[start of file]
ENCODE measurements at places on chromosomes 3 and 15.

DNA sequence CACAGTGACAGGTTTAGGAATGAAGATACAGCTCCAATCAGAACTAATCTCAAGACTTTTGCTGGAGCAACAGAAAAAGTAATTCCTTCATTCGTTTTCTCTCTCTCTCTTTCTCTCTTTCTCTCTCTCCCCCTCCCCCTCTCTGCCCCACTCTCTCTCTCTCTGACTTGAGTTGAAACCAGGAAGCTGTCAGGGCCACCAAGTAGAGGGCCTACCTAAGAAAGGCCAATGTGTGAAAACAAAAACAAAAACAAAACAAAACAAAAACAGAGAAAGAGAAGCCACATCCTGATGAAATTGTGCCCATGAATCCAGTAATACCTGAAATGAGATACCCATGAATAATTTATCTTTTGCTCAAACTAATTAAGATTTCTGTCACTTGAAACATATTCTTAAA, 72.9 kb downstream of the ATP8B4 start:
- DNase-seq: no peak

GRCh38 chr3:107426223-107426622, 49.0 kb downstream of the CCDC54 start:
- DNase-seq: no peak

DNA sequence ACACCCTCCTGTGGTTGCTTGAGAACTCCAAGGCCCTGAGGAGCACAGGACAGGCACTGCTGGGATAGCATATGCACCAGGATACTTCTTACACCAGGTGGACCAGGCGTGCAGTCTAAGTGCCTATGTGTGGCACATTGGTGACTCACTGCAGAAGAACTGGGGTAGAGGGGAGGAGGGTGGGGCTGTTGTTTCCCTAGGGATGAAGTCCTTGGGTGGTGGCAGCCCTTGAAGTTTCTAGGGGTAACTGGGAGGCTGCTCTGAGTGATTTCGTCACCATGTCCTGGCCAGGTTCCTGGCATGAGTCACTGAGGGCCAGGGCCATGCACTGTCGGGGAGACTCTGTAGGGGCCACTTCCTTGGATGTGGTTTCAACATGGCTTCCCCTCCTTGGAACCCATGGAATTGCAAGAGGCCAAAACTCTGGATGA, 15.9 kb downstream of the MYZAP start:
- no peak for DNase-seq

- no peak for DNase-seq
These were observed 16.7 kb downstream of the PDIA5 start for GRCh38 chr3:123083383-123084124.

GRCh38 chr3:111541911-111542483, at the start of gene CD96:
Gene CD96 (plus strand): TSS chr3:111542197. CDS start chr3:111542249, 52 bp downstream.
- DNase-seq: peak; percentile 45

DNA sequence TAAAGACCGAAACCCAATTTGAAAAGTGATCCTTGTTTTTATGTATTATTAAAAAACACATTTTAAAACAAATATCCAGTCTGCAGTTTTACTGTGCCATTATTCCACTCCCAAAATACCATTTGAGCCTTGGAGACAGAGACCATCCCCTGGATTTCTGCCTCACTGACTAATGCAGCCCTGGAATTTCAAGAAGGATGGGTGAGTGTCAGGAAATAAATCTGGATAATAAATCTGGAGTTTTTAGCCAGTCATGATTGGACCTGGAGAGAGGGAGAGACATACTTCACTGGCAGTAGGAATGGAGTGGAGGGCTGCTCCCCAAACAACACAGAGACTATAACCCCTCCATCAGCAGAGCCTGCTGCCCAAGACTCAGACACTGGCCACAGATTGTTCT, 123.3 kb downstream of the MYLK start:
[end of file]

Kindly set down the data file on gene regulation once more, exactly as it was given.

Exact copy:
ENCODE measurements at places on chromosomes 3 and 15.

DNA sequence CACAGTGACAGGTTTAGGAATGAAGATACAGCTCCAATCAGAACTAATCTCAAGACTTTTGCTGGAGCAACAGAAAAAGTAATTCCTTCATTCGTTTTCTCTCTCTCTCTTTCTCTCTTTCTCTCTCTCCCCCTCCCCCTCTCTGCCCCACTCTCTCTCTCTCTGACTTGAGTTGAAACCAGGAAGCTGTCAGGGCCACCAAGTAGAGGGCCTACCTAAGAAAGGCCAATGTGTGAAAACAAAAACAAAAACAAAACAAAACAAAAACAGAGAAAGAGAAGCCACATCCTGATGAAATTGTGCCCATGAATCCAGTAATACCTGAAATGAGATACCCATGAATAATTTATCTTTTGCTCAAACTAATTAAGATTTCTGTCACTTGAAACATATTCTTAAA, 72.9 kb downstream of the ATP8B4 start:
- DNase-seq: no peak

GRCh38 chr3:107426223-107426622, 49.0 kb downstream of the CCDC54 start:
- DNase-seq: no peak

DNA sequence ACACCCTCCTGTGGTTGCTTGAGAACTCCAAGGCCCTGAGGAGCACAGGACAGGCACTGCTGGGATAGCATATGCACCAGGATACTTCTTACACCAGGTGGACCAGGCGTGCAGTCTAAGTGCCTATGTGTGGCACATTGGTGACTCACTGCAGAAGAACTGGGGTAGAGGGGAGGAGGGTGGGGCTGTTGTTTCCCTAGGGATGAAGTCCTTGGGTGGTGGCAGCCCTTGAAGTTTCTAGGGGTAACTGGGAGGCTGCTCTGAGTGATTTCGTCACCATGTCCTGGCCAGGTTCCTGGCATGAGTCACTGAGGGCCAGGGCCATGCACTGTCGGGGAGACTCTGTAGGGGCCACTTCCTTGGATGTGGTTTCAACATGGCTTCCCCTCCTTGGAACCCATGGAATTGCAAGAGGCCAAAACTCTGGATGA, 15.9 kb downstream of the MYZAP start:
- no peak for DNase-seq

- no peak for DNase-seq
These were observed 16.7 kb downstream of the PDIA5 start for GRCh38 chr3:123083383-123084124.

GRCh38 chr3:111541911-111542483, at the start of gene CD96:
Gene CD96 (plus strand): TSS chr3:111542197. CDS start chr3:111542249, 52 bp downstream.
- DNase-seq: peak; percentile 45

DNA sequence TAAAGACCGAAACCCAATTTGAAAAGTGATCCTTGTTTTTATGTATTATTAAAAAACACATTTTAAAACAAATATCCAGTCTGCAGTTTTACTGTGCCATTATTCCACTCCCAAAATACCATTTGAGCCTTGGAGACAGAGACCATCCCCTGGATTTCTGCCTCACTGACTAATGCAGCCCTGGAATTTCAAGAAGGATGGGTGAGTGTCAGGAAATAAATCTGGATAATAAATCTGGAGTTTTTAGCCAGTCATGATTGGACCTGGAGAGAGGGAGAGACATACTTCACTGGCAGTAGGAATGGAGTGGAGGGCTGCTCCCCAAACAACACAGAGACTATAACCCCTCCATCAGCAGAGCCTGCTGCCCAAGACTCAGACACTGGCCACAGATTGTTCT, 123.3 kb downstream of the MYLK start: